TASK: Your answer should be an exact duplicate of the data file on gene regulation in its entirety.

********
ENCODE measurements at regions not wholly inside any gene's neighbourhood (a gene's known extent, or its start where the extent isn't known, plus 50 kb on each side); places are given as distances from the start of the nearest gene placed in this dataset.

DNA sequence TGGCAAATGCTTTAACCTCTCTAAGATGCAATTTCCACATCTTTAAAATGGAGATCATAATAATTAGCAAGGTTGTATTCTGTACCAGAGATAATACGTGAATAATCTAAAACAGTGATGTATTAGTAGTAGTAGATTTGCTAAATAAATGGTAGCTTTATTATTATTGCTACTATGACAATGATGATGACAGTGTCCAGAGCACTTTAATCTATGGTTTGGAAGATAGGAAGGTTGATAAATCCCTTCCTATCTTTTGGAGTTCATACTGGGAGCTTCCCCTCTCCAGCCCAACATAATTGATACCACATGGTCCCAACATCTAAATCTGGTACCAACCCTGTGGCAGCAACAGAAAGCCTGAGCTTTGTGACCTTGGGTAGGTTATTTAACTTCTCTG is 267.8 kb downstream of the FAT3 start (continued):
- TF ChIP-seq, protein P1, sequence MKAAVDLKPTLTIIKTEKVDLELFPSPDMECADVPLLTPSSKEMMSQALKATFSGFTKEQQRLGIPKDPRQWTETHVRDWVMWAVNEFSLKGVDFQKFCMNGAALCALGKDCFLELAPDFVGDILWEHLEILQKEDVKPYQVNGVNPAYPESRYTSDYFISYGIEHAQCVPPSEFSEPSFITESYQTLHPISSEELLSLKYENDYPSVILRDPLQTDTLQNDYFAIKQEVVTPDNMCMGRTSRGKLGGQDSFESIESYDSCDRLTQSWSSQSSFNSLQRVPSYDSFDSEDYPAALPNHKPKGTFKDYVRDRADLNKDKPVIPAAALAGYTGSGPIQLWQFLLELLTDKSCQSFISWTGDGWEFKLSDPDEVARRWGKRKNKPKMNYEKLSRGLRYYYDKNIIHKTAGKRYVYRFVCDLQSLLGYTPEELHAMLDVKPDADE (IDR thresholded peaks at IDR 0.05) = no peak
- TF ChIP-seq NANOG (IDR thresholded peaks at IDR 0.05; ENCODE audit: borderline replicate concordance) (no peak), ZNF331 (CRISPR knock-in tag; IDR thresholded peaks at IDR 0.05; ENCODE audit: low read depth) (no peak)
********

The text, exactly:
ENCODE measurements at regions not wholly inside any gene's neighbourhood (a gene's known extent, or its start where the extent isn't known, plus 50 kb on each side); places are given as distances from the start of the nearest gene placed in this dataset.

DNA sequence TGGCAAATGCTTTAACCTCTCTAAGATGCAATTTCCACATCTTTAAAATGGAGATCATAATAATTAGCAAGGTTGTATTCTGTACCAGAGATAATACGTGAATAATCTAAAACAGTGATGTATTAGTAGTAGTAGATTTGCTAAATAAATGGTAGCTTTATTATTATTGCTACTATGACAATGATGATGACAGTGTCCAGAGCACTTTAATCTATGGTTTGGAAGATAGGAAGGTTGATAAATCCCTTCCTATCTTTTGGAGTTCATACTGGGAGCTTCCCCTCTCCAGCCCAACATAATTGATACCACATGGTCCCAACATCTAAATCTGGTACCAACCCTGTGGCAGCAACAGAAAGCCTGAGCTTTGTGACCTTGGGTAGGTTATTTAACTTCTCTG is 267.8 kb downstream of the FAT3 start (continued):
- TF ChIP-seq, protein P1, sequence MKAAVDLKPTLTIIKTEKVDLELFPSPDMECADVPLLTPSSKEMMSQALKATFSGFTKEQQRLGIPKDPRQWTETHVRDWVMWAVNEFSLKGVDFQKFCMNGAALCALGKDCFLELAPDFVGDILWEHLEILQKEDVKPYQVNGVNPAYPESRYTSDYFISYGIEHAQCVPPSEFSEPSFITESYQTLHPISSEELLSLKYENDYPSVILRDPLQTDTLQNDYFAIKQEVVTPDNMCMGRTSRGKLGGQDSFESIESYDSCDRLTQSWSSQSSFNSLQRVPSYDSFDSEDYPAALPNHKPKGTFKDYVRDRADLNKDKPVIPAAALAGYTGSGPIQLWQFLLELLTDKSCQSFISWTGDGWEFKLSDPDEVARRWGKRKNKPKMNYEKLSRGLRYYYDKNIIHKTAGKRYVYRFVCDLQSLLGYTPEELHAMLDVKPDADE (IDR thresholded peaks at IDR 0.05) = no peak
- TF ChIP-seq NANOG (IDR thresholded peaks at IDR 0.05; ENCODE audit: borderline replicate concordance) (no peak), ZNF331 (CRISPR knock-in tag; IDR thresholded peaks at IDR 0.05; ENCODE audit: low read depth) (no peak)